Splasher 6 Newsletter
Jim Gintner was recently looking through 100th Bomb Group records on microfilm and came across this interesting piece written by someone on base about a Fourth of July celebration.
"Wednesday July 4th 1945.
Along about 2200 hours the Tannoy announced that a fireworks display would be held at the west end of the main runway.
So along about 2230 hours, groups of men were sauntering out through the gathering evening. It was clear and cool. At the end of the runway were several trucks, the beginning of the audience. Near the runway were laid out piles of very cartridges and parachute flare cartridges.
Several signal rockets were poked into the ground pointing towards that distant Control Tower.
At 2300 hours we were waiting for its start. Very flares were already rising from the squadron area hanging in the sky, bright red and green jewel slowly falling.
A few minutes after 2300 hours, about half a dozen men took up Very pistols, loaded and cocked them.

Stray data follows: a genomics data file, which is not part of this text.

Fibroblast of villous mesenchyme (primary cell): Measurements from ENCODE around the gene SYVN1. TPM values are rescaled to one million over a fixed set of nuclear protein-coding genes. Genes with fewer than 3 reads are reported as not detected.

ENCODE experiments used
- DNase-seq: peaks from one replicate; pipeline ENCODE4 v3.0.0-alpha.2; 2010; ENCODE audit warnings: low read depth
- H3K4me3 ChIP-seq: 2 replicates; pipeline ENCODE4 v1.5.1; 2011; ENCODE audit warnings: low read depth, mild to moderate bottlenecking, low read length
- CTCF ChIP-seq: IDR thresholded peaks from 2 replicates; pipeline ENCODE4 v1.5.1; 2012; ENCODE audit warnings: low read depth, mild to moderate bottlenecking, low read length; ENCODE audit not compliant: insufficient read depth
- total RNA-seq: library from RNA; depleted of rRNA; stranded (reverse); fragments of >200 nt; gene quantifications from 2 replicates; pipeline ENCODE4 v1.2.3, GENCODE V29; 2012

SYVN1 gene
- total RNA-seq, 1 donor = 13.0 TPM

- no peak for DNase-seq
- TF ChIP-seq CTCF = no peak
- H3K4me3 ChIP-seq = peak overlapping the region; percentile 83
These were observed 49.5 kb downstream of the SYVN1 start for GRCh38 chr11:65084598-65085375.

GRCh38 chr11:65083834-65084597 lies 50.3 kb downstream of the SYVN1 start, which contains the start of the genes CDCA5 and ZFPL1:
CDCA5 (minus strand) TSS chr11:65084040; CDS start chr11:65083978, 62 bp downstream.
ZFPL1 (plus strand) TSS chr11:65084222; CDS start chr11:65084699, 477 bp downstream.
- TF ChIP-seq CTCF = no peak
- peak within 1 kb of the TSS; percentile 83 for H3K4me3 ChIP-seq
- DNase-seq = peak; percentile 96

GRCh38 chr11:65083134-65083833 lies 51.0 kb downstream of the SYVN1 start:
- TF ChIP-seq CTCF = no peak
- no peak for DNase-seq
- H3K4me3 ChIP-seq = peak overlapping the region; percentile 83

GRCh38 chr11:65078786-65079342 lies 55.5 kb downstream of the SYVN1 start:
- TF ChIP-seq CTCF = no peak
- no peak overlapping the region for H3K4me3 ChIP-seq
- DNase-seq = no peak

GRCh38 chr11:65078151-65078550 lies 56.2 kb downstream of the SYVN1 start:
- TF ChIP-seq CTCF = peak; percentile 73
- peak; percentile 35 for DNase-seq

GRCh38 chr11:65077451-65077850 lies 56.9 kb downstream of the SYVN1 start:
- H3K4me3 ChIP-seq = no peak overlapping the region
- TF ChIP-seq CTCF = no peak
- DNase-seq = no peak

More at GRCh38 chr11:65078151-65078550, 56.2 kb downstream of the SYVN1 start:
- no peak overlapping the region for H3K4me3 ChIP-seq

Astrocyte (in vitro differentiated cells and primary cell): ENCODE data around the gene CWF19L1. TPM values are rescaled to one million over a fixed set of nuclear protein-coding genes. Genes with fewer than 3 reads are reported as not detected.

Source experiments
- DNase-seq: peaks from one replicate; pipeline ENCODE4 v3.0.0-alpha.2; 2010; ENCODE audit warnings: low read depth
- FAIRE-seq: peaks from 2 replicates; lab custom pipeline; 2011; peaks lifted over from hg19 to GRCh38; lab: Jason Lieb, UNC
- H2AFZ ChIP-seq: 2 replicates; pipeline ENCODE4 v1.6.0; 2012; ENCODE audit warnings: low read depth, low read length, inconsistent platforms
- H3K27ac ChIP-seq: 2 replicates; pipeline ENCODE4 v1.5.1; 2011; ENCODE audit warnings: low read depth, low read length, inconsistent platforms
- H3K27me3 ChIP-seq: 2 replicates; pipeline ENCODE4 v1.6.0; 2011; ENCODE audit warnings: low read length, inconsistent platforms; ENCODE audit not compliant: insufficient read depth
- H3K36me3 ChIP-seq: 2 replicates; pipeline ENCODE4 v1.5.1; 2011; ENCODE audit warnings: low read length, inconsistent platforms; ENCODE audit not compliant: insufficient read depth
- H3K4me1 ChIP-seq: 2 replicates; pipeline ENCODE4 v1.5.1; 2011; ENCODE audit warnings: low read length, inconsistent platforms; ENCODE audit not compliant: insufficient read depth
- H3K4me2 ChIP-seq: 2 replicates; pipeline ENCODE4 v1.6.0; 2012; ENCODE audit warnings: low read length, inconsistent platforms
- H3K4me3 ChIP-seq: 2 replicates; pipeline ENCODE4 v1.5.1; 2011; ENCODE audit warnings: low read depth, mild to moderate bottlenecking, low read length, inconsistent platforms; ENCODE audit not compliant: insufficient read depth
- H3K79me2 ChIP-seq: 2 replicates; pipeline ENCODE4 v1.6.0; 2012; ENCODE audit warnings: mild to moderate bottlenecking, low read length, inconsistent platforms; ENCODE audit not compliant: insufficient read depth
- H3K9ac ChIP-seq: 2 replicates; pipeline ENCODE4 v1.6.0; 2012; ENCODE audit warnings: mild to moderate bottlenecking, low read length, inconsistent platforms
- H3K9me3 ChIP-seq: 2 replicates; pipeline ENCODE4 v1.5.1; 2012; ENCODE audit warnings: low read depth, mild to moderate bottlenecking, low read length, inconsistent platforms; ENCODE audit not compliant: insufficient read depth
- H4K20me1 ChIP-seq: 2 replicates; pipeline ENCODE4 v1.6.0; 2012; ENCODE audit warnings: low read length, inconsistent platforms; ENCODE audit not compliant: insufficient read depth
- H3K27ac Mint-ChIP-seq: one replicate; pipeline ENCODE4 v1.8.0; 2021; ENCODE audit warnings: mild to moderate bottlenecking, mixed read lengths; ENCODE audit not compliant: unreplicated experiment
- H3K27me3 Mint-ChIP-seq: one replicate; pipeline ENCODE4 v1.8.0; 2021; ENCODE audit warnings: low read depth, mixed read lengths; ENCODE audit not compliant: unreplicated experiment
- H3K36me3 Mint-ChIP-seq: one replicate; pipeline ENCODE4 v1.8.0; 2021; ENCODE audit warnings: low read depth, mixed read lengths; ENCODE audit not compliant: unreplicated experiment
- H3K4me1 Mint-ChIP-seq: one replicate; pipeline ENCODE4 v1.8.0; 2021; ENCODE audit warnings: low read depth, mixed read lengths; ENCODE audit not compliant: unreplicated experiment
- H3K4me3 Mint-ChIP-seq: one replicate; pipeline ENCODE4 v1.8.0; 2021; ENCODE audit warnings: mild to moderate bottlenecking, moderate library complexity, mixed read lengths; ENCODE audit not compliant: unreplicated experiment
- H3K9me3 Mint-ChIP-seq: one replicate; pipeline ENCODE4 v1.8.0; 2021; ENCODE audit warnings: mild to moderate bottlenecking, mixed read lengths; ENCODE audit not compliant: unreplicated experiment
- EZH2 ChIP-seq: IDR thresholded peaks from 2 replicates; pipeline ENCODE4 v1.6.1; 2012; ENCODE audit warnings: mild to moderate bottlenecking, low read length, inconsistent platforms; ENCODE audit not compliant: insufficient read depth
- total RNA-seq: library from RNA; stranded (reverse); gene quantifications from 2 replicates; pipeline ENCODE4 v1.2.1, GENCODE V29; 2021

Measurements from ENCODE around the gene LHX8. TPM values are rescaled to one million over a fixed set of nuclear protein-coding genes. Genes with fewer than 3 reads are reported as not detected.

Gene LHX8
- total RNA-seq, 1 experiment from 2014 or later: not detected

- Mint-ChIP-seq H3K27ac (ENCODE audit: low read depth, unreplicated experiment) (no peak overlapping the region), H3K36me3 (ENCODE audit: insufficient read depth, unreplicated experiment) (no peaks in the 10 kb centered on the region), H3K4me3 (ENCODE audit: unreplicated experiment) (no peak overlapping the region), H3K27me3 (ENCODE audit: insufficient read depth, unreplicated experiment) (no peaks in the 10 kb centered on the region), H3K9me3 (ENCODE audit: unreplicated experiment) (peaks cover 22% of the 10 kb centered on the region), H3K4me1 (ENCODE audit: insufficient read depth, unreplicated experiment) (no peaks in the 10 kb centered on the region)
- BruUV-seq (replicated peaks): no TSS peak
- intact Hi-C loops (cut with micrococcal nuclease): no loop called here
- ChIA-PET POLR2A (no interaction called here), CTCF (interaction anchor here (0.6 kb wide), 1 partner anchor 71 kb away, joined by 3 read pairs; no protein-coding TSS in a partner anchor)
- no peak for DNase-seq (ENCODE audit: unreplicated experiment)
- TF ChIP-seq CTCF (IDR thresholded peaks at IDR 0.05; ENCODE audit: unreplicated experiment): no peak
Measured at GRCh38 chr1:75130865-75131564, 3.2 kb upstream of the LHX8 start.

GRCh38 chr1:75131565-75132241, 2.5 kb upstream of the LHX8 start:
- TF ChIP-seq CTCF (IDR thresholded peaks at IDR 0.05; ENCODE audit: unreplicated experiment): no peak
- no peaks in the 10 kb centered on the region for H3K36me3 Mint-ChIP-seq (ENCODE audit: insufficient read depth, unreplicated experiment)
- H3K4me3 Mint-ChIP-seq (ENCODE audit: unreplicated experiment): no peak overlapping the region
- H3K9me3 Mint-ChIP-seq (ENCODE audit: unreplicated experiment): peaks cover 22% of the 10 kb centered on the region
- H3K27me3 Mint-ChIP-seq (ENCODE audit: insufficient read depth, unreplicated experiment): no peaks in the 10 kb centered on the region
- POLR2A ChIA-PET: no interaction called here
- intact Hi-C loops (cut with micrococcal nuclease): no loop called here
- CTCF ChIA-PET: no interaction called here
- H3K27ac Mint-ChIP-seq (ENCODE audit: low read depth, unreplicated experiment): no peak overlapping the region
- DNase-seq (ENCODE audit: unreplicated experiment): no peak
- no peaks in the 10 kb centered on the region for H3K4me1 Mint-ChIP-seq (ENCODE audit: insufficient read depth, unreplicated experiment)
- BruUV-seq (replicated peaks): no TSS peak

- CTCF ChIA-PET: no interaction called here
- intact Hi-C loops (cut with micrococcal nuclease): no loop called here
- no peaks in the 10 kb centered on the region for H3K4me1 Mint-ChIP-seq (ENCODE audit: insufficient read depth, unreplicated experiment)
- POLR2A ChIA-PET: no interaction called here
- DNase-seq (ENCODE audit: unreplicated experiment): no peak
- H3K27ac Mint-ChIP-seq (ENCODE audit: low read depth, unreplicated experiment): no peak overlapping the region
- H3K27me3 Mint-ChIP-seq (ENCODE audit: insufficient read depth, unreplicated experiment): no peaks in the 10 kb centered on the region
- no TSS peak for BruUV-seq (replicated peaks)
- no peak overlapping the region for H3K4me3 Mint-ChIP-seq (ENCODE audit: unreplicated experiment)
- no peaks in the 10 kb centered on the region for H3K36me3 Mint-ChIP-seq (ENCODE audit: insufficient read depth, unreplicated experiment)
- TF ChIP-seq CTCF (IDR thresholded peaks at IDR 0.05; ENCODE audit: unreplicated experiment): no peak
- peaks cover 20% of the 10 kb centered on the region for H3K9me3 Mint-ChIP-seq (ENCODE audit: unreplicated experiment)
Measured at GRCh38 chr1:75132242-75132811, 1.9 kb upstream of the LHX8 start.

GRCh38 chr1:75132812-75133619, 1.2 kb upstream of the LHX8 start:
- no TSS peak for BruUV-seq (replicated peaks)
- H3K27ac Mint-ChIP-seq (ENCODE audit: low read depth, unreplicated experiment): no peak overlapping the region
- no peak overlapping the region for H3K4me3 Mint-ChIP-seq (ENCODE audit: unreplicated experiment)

The officer in charge fired his .45 into the ground. Away the flares went, straight up. "We Ohhhed and Ahhed" appreciatively, then when they seemed as if they would fall on us, we scattered. But the flares didn’t come very close. Mixed salvoes of Red - Red, Red - Green, Yellow - Yellow went up. The Yellow – Yellow flares once in a while proved erratic and would scoot about unpredictably. Soon the loads were changed to the parachute flares.
When the first batch drifted down burning brightly and trailing dense clouds of white smoke, we looked on, saw them hit the runway, saw the little paper parachutes fall and burn.
Then some enterprising soul figured the little chutes would be a fine souvenir, so as the next salvo went off, he started to chase a flare drifting near the ground, and seized the chute before it collapsed onto the still burning flare.
That started it. For the next quarter of an hour we were entertained both by the beauty of the flares and the antics of those chasing them. Soon the boulder men would leap into the air and seize the chutes before the flare touched down, all this with very flares still falling about.
Then they would whirl the chute, flare and all about their heads just as small boys whirl tin cans filled with fire.
The combination of darkness, flares dense smoke from the flares all lent a theatrical touch to the affair.
Then someone set off the first rockets. Alas, the guiding stick was wedged into the earth so it fizzed tremendously but impotently expired frustrated. But the next rockets were loosened and took off with a properly satisfying whoosh to burst high up into small stars. The whole display lasted about half and hour and was truly a good way to celebrate the Fourth of July!"